Stepping up public investment

The one lever that the government could have pulled as it watched private investment decline was to step up public investment. It refused to do this for its first six years in office. Only ideological blinkers combined with the hubris that there is nothing to be learned from history can explain this inaction. Since 1947, every turning point of growth in India was preceded by a significant shift upward of the public investment rate. This includes the growth accelerations of the 1950s, the late 1970s, and the early 2000s and the downturns of the mid-1960s as well as the one that followed the 2008 global financial crisis. It suggests that crowding in, rather than crowding out, characterises the relationship between public and private capital formation in India.

While the Modi government has for long nursed an aversion to the government playing a role in capital formation, the experience during the pandemic seems to have brought about a change of mind. The Union Budget of 2022 was defined by a historic increase in the allocation for capital spending. This could have a positive effect on private investment, but past experience suggests that it could take time to play out. So, the expansion in public investment may have to be sustained for sufficiently long. Even the fiscally conservative International Monetary Fund has suggested that public investment can play the role of an engine of growth for the developing economies. The sustained growth needed to kindle private investment may require that the current public investment thrust be sustained for at least half a decade. However, two aspects would remain crucial even if the government were to find the will to maintain its current pace. One, it is important to choose the right projects. The investment must be focused on productivity-enhancing infrastructure. Here, some tied transfer of funds to the States would be desirable, as they are better placed to identify such investment. Two, inflation can derail a high public investment programme due to the disaffection it generates. Its control would require a step-up in the growth of agricultural produce other than the superior cereals. In fact, this should be seen as an opportunity to end India’s import dependence on edible oils and the persisting shortfall in the supply of vegetables. It is by now clear that the Reserve Bank of India does not have what it takes to control inflation, and only a supply-side thrust can permanently end food inflation.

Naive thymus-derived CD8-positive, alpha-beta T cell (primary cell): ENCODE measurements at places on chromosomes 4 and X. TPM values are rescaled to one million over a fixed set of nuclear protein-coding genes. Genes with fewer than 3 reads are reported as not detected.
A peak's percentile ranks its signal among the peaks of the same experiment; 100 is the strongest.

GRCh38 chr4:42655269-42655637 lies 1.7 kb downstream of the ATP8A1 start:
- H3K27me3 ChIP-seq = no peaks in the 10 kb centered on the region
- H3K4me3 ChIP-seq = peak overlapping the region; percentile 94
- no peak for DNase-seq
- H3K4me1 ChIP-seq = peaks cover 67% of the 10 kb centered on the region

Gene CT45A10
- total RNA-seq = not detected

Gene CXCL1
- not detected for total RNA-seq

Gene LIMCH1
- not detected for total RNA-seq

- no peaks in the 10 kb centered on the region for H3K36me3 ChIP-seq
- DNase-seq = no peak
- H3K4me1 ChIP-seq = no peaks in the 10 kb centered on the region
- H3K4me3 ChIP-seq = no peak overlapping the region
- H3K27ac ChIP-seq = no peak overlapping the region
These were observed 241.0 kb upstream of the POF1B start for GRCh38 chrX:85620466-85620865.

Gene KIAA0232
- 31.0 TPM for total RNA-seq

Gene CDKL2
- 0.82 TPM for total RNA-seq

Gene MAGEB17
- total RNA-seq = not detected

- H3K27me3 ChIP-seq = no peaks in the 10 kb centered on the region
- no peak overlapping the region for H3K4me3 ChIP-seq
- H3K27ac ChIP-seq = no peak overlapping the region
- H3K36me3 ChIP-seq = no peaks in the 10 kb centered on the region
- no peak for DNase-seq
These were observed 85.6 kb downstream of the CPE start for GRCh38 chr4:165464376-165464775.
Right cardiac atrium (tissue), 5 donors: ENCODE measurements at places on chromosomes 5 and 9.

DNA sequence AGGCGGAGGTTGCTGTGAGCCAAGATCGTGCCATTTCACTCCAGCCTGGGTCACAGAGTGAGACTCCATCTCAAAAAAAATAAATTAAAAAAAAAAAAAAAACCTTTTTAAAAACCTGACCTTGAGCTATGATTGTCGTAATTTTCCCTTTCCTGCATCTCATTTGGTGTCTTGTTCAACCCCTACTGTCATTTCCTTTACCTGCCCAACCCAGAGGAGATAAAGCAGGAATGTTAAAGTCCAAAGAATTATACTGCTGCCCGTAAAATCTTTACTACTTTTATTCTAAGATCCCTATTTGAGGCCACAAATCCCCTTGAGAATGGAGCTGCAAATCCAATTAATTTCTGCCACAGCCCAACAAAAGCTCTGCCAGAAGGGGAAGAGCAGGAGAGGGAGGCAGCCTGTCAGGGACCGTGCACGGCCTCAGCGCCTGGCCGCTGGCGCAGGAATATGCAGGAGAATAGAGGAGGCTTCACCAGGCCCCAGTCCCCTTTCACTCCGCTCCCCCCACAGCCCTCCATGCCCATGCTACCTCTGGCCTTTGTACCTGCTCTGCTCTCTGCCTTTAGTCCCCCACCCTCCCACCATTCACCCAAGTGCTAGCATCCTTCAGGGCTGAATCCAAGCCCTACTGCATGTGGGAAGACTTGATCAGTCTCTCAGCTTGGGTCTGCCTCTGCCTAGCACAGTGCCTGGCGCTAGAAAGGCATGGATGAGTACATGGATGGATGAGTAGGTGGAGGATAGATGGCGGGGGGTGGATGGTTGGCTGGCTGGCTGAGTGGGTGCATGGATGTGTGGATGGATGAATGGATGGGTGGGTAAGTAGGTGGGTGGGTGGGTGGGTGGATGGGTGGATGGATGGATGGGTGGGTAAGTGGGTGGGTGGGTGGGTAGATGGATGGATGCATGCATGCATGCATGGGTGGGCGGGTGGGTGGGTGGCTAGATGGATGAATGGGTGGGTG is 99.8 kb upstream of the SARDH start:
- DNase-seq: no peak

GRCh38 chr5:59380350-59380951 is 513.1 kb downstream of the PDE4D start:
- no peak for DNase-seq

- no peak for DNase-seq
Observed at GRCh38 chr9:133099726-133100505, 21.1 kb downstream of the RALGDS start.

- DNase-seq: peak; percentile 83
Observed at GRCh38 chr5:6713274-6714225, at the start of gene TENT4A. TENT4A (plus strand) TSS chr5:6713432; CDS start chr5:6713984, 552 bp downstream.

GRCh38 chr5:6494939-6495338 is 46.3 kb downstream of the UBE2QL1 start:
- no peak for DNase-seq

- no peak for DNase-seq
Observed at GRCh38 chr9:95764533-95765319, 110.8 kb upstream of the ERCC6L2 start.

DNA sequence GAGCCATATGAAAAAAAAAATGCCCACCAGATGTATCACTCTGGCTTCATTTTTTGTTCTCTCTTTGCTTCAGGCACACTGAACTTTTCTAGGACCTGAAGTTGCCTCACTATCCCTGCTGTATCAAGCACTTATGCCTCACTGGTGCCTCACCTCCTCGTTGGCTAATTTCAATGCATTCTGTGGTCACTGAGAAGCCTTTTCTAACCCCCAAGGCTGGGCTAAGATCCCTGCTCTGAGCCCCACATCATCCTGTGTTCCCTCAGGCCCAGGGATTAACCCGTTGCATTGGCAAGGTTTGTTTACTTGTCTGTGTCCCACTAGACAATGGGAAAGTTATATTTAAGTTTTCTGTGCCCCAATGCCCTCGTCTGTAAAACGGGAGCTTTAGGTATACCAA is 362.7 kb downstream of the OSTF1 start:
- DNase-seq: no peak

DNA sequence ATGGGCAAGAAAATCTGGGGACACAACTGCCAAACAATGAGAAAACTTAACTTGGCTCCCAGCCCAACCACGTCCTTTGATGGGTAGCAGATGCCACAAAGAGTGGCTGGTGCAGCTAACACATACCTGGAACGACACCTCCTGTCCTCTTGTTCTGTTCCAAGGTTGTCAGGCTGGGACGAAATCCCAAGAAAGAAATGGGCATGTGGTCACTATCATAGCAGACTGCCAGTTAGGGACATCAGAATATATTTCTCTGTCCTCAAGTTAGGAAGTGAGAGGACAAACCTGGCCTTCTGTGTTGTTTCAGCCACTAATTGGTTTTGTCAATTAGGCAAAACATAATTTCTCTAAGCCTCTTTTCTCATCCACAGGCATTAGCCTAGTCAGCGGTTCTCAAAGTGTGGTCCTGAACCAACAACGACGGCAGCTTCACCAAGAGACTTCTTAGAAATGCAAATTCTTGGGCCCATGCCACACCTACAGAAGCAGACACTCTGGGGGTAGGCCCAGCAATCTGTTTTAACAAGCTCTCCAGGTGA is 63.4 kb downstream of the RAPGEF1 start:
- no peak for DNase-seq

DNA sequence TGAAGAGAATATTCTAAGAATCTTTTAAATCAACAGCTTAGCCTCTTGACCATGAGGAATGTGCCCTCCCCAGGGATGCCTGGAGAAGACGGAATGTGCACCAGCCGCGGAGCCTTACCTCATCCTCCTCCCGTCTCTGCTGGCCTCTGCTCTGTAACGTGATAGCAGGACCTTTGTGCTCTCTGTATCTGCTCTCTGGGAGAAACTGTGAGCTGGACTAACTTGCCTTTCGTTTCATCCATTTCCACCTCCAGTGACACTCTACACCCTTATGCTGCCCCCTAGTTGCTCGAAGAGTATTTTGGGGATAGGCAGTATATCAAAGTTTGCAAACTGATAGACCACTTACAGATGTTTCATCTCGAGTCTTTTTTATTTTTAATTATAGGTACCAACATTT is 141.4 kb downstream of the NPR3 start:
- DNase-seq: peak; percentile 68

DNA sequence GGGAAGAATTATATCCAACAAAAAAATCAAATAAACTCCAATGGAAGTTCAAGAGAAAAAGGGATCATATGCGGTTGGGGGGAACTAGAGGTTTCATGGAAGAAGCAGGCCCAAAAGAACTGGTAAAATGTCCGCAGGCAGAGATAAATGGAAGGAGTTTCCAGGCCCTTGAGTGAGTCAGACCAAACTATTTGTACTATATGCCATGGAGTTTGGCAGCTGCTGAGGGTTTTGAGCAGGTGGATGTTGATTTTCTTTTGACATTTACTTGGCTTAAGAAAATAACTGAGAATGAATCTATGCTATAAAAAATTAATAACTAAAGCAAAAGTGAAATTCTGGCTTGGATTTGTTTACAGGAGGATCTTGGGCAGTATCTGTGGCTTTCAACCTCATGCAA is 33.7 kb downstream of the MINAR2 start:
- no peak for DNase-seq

Though this government may have inherited the sluggish private investment, it must reflect upon whether its own actions may have adversely affected the investment climate. Could the significant step-up in raids by the Enforcement Directorate and the Income Tax Department have had a chilling effect? Could the unreasonable stringency that governs the financial transactions of even not-for-profit organisations have stifled the legitimate economic activity that they give rise to? Could it be that the economy’s goose is being cooked by a surveillance state?